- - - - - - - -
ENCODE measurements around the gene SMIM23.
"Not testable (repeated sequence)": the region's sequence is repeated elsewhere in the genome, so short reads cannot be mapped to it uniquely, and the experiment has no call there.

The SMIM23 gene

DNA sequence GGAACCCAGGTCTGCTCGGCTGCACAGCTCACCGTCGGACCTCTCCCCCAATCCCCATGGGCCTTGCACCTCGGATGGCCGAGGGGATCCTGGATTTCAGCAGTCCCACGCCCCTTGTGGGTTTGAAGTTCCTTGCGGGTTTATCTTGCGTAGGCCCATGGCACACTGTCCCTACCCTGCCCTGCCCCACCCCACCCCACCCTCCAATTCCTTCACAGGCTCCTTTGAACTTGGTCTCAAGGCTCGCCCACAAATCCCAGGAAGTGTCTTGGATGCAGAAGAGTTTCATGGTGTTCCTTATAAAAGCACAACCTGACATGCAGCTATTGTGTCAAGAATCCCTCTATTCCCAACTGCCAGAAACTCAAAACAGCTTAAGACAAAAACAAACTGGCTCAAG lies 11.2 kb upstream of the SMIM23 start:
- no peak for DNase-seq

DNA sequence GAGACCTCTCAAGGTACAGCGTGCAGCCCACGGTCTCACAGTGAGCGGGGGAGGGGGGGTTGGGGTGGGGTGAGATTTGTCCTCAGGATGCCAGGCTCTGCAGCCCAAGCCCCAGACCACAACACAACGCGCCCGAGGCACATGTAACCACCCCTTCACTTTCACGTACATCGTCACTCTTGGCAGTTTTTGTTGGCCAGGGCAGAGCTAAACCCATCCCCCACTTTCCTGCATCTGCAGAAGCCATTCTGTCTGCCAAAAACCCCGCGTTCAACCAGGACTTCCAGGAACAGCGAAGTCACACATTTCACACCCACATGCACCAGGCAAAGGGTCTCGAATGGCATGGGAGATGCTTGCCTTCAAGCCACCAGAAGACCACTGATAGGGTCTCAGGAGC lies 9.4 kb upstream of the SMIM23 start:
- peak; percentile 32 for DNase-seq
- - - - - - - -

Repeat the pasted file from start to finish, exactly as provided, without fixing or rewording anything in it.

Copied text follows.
ENCODE measurements around the gene SMIM23.
"Not testable (repeated sequence)": the region's sequence is repeated elsewhere in the genome, so short reads cannot be mapped to it uniquely, and the experiment has no call there.

The SMIM23 gene

DNA sequence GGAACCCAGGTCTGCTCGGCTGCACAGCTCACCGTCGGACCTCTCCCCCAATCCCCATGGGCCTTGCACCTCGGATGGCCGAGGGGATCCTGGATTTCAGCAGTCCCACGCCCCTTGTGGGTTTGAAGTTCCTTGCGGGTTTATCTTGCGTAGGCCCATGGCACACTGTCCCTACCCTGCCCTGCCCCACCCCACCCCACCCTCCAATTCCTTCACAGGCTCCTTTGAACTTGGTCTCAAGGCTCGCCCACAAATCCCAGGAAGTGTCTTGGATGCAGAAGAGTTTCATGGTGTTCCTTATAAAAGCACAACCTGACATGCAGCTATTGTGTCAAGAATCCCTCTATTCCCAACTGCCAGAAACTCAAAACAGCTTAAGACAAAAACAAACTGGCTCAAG lies 11.2 kb upstream of the SMIM23 start:
- no peak for DNase-seq

DNA sequence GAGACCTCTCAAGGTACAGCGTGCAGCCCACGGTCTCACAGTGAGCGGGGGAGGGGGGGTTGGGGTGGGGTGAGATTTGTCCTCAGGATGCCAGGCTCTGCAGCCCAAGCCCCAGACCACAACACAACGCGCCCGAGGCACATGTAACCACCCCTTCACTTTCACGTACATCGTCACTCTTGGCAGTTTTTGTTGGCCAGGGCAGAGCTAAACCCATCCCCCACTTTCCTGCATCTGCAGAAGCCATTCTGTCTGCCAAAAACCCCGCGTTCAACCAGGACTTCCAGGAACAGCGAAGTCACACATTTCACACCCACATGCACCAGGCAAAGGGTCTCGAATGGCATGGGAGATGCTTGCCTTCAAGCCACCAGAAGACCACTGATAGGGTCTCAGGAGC lies 9.4 kb upstream of the SMIM23 start:
- peak; percentile 32 for DNase-seq